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The California Consumer Privacy Act for Dotdigital
The California Consumer Privacy Act for Dotdigital

The California Consumer Privacy Act (CCPA) was passed by the California Legislature on June 28, 2018, and took effect from January 1, 2020.

Gareth Burroughes avatar
Written by Gareth Burroughes
Updated over a week ago


What is the CCPA?

The California Consumer Privacy Act (CCPA) was passed by the California Legislature on June 28, 2018, and takes effect from January 1, 2020.

The CCPA brings in significant new requirements for organisations to identify, manage, secure, track, produce and delete consumer personal information. Further, it introduces (for the first time) a number of rights for individuals in the State of California.

Enforcement of the CCPA will generally be conducted by the California attorney general, which shall adopt regulations on or before July 1, 2020, and shall not bring an enforcement action until 6 months after the publication of such regulations or July 1, 2020. This means there will be developments in regulations in early 2020 which should also be monitored.

Who does the CCPA affect?

The CCPA applies to the personal information of all “natural persons” who are California residents. “Residents” in this context means any individual in the state for other than a temporary or transitionary purpose and every individual domiciled in the State but located outside of the State for a temporary or transitionary purpose.

Compliance with the CCPA applies to any businesses operating for-profit that collect and/or control California residents’ personal data and meet one of the three criteria below:

  • Have annual gross revenues in excess of US$25 million; or

  • Receive or disclose the personal information of 50,000 or more California residents, households or devices on an annual basis; or

  • Derive 50 percent or more of their annual revenues from selling California residents’ personal information.

What are the penalties for non-compliance?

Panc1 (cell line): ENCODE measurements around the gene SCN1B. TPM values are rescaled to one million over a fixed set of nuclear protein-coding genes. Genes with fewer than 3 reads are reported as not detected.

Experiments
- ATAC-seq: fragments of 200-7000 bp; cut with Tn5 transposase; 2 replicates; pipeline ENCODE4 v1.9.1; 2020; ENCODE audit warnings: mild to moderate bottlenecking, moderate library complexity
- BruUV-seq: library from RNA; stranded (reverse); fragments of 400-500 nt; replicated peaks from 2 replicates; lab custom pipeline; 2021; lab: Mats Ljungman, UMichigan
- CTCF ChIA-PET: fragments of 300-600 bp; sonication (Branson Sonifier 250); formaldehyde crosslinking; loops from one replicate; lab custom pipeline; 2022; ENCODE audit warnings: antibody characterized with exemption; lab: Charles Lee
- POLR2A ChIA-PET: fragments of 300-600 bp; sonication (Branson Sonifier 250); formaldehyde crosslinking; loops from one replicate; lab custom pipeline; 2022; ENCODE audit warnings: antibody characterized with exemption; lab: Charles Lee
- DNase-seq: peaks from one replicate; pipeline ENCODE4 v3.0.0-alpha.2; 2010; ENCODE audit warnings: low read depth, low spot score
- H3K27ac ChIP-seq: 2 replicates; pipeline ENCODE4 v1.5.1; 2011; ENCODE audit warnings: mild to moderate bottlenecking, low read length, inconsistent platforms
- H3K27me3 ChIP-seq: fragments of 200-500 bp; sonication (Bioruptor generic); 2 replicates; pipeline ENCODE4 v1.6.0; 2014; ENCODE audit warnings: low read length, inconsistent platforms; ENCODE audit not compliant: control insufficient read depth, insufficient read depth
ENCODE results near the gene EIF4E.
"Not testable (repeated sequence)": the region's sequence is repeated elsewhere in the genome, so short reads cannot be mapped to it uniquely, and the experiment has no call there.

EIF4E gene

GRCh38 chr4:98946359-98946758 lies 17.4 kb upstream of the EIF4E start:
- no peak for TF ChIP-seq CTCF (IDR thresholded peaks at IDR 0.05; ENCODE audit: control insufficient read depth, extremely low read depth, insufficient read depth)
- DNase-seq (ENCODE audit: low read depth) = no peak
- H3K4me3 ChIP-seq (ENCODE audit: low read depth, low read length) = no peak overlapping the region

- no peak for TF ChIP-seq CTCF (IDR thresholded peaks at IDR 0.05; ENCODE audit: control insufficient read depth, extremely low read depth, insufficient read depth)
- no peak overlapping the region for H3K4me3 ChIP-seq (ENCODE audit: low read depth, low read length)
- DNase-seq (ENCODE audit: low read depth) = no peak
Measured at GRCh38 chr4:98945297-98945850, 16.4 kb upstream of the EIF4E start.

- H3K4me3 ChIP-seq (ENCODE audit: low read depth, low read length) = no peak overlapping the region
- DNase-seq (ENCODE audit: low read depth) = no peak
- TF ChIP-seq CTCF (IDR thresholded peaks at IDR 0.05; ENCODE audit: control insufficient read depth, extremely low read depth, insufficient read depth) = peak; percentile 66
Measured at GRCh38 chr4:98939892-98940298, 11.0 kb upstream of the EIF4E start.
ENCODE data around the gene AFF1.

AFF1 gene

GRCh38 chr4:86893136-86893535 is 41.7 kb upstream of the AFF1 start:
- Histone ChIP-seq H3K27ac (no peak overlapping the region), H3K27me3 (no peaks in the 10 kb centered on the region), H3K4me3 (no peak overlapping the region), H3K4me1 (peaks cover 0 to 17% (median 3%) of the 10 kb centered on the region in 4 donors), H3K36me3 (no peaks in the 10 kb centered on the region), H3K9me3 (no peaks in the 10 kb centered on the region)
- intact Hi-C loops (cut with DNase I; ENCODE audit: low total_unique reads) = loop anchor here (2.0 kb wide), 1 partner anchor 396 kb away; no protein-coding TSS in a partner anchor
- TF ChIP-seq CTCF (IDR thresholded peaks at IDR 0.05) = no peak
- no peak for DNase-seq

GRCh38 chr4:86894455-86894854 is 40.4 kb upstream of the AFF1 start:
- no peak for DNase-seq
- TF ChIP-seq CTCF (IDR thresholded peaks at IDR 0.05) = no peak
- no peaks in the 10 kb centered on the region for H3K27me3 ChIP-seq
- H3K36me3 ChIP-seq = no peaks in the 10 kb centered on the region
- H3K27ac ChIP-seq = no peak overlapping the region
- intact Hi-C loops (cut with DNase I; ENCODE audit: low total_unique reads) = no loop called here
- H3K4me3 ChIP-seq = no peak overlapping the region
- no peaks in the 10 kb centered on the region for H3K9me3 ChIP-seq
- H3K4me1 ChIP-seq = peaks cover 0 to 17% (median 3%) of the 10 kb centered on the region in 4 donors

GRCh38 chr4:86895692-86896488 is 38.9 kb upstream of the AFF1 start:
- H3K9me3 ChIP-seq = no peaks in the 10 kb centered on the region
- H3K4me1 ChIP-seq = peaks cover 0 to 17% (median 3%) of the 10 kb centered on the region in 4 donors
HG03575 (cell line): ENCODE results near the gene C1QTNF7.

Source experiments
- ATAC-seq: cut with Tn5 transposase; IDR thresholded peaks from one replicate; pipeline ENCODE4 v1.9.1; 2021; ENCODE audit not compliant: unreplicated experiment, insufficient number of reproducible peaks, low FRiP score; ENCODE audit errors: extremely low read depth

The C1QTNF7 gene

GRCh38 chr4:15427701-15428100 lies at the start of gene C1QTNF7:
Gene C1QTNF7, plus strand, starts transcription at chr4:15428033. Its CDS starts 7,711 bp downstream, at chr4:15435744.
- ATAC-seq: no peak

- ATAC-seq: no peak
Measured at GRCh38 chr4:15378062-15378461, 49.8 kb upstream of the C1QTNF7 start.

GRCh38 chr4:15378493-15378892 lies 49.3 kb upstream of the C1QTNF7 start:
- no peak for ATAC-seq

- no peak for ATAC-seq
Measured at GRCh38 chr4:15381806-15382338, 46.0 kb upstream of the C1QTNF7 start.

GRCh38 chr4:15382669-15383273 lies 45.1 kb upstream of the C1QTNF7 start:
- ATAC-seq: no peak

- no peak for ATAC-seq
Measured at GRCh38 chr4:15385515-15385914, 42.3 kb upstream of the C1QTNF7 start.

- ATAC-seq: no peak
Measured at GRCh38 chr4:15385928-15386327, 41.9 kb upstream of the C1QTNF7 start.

Any violation of the CPPA may result in an injunction and liability for a civil penalty of up to $2,500 for each violation or $7,500 for each intentional violation.

Furthermore, a consumer has the right to bring a civil action amounting to not less than $100 and not greater than $750 per consumer per incident or actual damages (whichever is higher). This action relates to unauthorised access or disclosure of nonencrypted/nonredacted as a result of a business's failure to implement and maintain reasonable security procedures.

What is “personal information”?

Personal information means information that identifies, relates to, describes, is capable of being associated with, or could reasonably be linked, directly or indirectly, with a particular consumer or household, and the CCPA describes various types of personal information.

Specific examples include names; aliases; unique personal identifiers; postal, IP, and email addresses; account names; social security, passport, and driver’s license numbers.

Consumer rights


The CCPA grants consumers the right to request details of the information held about them and how it is used.

On request from a consumer, a business that collects personal information needs to disclose the following:

  • Categories of personal information the business has collected about that consumer;

  • Categories of sources from which the personal information is collected;

  • The purpose for collecting or selling personal information;

  • Categories of third parties with which the business shares personal information; and

  • Specific pieces of personal information the business has collected about that consumer.

A business that sells or discloses a consumer's personal information for a business purpose needs to disclose the following in response to a consumer’s request:

  • Categories of personal information the business has collected about that consumer;

  • Categories of personal information the business has sold about that consumer;

  • Categories of third parties to which the personal information was sold by category or categories of personal information for each third party to which the personal information was sold; and

  • Categories of personal information the business has disclosed about that consumer for a business purpose (if the business has not disclosed consumers' personal information for a business purpose, it shall disclose that fact).


Consumers are also able to request that their information is deleted. On receipt of such a request, a business is required to delete their personal information.

There are some important exceptions to this where a business is permitted to retain a consumer’s personal information, as summarised below, where the personal information is required to:

  • perform a contract, complete a transaction or is otherwise reasonably required within the context of the business relationship;

  • detect or protect against security incidents;

  • debug to identify and repair errors that impair existing intended functionality;

  • research in the public interest;

  • compliance with a legal obligation (e.g. obligations to retain data, requirements under lawsuits); and

  • internal uses that is compatible with the context in which the consumer provided the information.